• SPG2-like disease - there is spastic paraplegia from childhood, mild cognitive impairment, ataxia and athetosis (continual slow movements, especially of the extremities). They usually live to the sixth decade or beyond. Neurological signs progress gradually with periods of relative stability. If they learn to walk they tend to lose it during adolescence (occasionally adulthood).

Other general observations may be made:

  • Developmental milestones are either markedly delayed or never achieved (connatal PMD) and these individuals are small for age.
  • Over 95% have nystagmus but the age of onset does not predict clinical severity. The nystagmus is usually pendular but can have horizontal or rotor components.
  • Although the disease is associated with spasticity, there may be hypotonia in early life. In severe cases, the neonatal hypotonia may resemble spinal muscular atrophy but over 90% of cases develop spasticity, although possibly not until the second year of life. As the child grows and spasticity replaces hypotonia, head control remains poor.
  • In more severe cases there may be convulsions.
  • Milder cases may be able to walk but this is lost in adolescence, as the spasticity tends to be worse in the legs. There is gross spasticity, hyperreflexia and extensor plantar response. In severe cases, the child is unable to sit unsupported and is certainly unable to walk.
  • Ataxia is evident once voluntary movements are acquired and affects virtually all patients. In milder cases, the ataxia affects their speech. Therefore, although there is cognitive delay, this may seem more severe than it is because of severe limitation of speech. Comprehension may be rather better than phonation. Voluntary movements are almost invariably complicated by ataxia.

There are features similar to:

  • MRI scan is a very useful investigation as it shows poor myelination, although this may not be apparently abnormal until about 1 year of age. It also shows reduced brain volume. This is most marked in the connate variety and is not very obvious in SPG2.
  • Nerve conduction studies show normal conduction in peripheral nerves whereas other leukodystrophies show a slowing of peripheral nerve conduction.
  • Molecular diagnostic testing is the definitive test.[8] There will be some variation according to the type of mutation present.

There is no cure for the disease and, currently, there are no treatment options,[1] although work is being done in the field of stem cell culture as a possible solution to a range of paediatric disorders of myelin. Management is purely supportive and this can include:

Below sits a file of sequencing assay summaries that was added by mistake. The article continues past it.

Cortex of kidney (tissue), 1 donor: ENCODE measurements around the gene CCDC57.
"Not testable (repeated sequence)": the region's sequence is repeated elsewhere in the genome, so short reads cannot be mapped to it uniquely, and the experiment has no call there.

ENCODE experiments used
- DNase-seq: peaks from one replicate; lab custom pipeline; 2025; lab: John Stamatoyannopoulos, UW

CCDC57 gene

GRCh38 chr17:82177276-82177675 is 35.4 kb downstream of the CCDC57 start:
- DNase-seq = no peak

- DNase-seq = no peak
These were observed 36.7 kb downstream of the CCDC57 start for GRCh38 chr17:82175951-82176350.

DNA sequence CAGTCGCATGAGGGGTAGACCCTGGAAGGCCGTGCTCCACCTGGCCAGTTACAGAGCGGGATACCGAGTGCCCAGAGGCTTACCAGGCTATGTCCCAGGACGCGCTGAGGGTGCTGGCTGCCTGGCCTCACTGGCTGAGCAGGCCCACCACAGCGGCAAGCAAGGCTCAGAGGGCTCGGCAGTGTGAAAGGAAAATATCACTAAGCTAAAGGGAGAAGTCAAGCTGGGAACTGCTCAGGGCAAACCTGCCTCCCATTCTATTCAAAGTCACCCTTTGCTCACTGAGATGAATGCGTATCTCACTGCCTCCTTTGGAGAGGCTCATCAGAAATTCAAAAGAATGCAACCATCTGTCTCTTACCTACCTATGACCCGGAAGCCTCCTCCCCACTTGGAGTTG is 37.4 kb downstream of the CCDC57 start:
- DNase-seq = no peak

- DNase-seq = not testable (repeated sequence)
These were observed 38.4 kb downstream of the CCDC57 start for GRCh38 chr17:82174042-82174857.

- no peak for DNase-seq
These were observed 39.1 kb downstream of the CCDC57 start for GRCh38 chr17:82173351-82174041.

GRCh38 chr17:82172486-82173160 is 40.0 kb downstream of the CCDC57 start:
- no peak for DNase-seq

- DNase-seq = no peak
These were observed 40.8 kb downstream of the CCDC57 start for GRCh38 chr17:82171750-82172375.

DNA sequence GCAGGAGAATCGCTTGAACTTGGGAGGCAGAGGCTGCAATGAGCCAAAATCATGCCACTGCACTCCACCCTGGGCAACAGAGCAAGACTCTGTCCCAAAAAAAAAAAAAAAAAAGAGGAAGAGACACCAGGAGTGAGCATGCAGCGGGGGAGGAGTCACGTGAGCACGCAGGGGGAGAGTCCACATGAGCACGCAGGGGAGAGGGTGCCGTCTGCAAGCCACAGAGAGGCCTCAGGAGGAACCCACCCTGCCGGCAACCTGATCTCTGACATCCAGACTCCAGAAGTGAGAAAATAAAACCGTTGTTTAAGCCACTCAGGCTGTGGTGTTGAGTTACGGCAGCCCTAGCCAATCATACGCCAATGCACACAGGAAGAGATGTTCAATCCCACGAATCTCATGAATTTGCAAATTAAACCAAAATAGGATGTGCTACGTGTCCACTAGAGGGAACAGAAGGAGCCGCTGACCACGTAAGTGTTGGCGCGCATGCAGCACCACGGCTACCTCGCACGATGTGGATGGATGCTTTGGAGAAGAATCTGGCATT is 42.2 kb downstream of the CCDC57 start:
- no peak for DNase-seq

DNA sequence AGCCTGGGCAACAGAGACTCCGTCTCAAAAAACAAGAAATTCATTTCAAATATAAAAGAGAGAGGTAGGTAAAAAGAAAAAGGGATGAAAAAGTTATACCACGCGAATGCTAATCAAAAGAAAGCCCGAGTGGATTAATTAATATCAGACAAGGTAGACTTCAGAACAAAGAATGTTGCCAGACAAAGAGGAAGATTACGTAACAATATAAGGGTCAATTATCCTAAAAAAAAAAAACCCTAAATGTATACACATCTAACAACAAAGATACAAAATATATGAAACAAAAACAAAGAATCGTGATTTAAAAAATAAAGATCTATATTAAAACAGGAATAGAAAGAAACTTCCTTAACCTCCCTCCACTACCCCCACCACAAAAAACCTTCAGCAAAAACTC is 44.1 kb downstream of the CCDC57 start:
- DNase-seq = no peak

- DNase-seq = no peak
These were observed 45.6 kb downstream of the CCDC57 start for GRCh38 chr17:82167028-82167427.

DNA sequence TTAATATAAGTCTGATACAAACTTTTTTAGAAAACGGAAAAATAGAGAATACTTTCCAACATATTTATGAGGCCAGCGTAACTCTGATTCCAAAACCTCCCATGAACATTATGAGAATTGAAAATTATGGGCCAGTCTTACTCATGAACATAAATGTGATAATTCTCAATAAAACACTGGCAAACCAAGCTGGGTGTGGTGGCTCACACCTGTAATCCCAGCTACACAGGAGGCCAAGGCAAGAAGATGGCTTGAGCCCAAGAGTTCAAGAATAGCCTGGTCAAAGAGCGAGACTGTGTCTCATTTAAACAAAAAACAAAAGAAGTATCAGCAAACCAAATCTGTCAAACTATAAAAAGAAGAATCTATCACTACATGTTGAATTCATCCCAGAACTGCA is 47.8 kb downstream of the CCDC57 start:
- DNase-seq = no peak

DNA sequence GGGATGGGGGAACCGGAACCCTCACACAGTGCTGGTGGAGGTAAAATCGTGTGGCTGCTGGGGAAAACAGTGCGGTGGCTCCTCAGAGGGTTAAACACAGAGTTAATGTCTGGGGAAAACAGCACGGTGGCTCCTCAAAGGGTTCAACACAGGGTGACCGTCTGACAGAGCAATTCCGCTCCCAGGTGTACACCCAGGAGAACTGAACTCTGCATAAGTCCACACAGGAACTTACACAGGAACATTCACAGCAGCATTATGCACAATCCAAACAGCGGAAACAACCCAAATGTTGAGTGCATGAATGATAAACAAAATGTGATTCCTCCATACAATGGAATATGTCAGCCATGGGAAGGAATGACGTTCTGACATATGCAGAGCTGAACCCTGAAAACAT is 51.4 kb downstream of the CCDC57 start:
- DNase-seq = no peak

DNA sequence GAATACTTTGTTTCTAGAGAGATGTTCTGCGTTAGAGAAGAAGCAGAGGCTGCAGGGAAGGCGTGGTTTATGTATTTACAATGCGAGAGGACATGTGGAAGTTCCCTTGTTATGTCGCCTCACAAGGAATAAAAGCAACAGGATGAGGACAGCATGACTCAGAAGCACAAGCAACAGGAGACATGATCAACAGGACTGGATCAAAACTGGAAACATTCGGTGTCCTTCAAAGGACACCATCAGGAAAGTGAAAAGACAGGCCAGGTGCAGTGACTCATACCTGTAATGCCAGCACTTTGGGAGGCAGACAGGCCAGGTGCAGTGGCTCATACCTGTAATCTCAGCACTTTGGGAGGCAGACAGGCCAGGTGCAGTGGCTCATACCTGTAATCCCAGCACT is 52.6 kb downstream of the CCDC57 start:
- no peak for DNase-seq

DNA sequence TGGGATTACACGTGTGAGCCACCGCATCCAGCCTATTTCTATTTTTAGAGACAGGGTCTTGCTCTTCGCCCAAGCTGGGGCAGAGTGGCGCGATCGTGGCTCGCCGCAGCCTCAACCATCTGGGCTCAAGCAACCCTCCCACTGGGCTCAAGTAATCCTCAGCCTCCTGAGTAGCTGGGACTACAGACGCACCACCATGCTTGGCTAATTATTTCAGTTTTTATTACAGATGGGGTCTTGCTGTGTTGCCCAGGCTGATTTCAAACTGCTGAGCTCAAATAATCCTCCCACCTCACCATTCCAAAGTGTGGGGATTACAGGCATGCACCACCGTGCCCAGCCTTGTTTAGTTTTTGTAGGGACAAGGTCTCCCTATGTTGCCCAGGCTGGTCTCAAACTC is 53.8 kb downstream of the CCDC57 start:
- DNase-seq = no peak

• Genetic counselling and telling the parents the prognosis.
  • Physiotherapy and orthotic inputs to help minimise the development of joint contractures, dislocations and kyphoscoliosis.
  • Antispasmodics, eg clonazepam and baclofen.
  • Regular physical and orthopaedic evaluations (surgery may be beneficial where there are severe contractures).

Severely affected individuals may additionally need attention to airway protection, management of gastro-oesophageal reflux disease and anticonvulsants.

  • Connatal PMD - these individuals often die of respiratory complications during infancy or early childhood.[2] If they get through this early period of life, they can live into their third decade of life.
  • Classic PMD - if these individuals survive past adolescence, they may live into their 40s or 50s.[6] This depends on the predominant phenotype - if this is predominantly spastic paraplegia, they can have a normal life expectancy.
  • SPG2 - these patients tend to have a normal lifespan.[6]

There may appear to be periods of stability but the prognosis is for gradual deterioration.

Further reading & references

  1. Pelizaeus-Merzbacher Disease, National Institute Neurological Disorders and Stroke
  2. Pelizaeus-Merzbacher Disease; PMD, Online Mendelian Inheritance in Man (OMIM)
  3. Pelizaeus-Merzbacher-Like Disease, Autosomal Recessive Type 2, Online Mendelian Inheritance in Man (OMIM)
  4. Pelizaeus-Merzbacher-like Disease, Autosomal Recessive, Type 1, Online Mendelian Inheritance in Man (OMIM)
  5. Spastic Paraplegia 2, x-linked; SPg2, Online Mendelian Inheritance in Man (OMIM), 2008
  6. Garbern JY; Pelizaeus-Merzbacher Disease, eMedicine, Aug 2008
  7. Hodes ME, DeMyer WE, Pratt VM, et al; Girl with signs of Pelizaeus-Merzbacher disease heterozygous for a mutation in exon 2 of the proteolipid protein gene. Am J Med Genet. 1995 Feb 13;55(4):397-401.
  8. Boulloche J, Aicardi J; Pelizaeus-Merzbacher disease: clinical and nosological study. J Child Neurol. 1986 Jul;1(3):233-9.

Disclaimer: This article is for information only and should not be used for the diagnosis or treatment of medical conditions. EMIS has used all reasonable care in compiling the information but make no warranty as to its accuracy. Consult a doctor or other health care professional for diagnosis and treatment of medical conditions. For details see our conditions.

Original Author:
Dr Olivia Scott
Current Version:
Document ID:
2587 (v21)
Last Checked:
Next Review:
Patient Access app - find out more Patient facebook page - Like our page

Help shape the future of Patient

Take our annual survey